Last Updated: 9:13 p.m.
See today’s related article: “Flagler School Board Wants ‘Standing’ Closed-Door Meetings Every 3 Months. That Would Be Illegal.”
When the Flagler County School Board meets behind closed doors early Tuesday afternoon, a meeting that may at least in part be in violation of state law, it will discuss three pending lawsuits against the district, and potential settlements in two of them, including an employment discrimination lawsuit scheduled for trial in federal court in December.
The other two lawsuits were filed in Circuit Court in Flagler County and allege negligence on the district’s part–auto negligence in one case, negligence at the Belle Terre Swim and Racquet Club in the other. All three suits are seeking damages.
For an organization the size of the school district–it is the single largest employer in Flagler County, its pockets not exactly shallow in litigants’ eyes–the lawsuits are not unusual. The School Board’s hovering about them is.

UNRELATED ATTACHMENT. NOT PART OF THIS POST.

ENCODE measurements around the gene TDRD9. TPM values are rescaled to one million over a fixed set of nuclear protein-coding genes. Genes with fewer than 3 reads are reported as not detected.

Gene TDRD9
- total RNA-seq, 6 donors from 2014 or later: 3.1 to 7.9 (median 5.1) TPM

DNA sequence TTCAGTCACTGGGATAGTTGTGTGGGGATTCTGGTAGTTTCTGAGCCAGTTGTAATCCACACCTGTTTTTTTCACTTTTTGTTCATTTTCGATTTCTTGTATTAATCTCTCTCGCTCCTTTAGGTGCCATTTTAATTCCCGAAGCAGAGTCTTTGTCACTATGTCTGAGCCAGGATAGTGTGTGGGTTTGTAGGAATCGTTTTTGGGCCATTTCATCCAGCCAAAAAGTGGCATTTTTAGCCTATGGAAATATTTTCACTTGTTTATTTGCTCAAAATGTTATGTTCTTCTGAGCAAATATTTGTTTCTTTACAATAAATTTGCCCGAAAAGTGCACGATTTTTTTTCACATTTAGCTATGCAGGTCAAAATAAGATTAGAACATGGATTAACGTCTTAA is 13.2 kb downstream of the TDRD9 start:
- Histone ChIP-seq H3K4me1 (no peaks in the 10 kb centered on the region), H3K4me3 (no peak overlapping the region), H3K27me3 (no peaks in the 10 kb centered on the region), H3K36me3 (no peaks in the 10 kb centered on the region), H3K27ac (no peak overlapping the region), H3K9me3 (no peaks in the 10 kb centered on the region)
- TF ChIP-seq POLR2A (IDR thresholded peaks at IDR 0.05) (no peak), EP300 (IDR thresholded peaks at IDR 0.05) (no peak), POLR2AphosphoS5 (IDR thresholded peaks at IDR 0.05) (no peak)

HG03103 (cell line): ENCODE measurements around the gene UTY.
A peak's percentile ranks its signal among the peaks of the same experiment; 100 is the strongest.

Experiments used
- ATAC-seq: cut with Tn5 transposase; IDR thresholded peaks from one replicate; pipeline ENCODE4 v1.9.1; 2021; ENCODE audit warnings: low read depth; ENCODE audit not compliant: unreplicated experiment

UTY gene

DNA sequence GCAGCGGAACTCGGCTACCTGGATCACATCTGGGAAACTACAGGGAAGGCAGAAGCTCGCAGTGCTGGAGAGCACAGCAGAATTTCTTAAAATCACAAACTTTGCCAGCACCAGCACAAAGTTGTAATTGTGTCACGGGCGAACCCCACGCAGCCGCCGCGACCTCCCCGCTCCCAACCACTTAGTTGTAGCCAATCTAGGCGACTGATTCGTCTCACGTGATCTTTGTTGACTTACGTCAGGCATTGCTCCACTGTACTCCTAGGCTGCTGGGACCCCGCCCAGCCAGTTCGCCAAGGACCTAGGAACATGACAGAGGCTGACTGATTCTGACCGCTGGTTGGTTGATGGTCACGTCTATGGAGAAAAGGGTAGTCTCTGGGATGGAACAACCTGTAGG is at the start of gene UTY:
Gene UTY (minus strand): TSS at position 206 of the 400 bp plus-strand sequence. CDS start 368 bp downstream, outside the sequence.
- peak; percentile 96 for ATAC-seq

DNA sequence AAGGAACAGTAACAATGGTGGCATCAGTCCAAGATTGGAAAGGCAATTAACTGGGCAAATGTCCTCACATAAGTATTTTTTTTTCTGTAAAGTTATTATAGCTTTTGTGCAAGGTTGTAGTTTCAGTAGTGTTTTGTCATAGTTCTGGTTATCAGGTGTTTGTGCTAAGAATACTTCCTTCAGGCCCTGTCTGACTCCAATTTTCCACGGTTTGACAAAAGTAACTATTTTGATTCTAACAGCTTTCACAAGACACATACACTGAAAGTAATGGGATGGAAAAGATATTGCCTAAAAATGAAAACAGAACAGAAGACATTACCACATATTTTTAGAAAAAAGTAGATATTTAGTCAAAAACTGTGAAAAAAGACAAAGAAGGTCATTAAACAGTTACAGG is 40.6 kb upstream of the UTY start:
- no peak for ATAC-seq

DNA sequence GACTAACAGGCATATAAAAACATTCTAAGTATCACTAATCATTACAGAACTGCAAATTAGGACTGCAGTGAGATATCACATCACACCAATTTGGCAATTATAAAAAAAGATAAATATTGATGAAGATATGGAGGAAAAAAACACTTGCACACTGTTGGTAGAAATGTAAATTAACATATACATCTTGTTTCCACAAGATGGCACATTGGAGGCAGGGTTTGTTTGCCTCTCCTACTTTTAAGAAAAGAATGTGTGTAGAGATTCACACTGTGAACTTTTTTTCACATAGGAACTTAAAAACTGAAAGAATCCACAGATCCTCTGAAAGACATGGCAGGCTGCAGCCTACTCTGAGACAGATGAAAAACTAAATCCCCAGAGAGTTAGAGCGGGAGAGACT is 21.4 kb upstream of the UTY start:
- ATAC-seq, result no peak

Under Florida law, the school board may hold closed-door meetings to discuss litigation. But it may do so only if the board attorney asks for such a meeting in an open meeting, and only to discuss specific matters related to a specific suit, such as settlement terms and dollar amounts. The closed-door sessions may not be free-for-all discussions about anything related to the case. Board members may not vote or give consensus to any matters in the sessions, which are usually extremely rare.
In Tuesday’s case, the board attorney did not ask for the meeting. Board members did, itself a violation of law. The reason for the meeting was not spelled out at a public meeting ahead of time, for example by specifying the case and, as is usually the case at other local government boards, explaining in general terms why the closed-door meeting is necessary. (See: “Flagler School Board Wants ‘Standing’ Closed-Door Meetings Every 3 Months. That Would Be Illegal.”)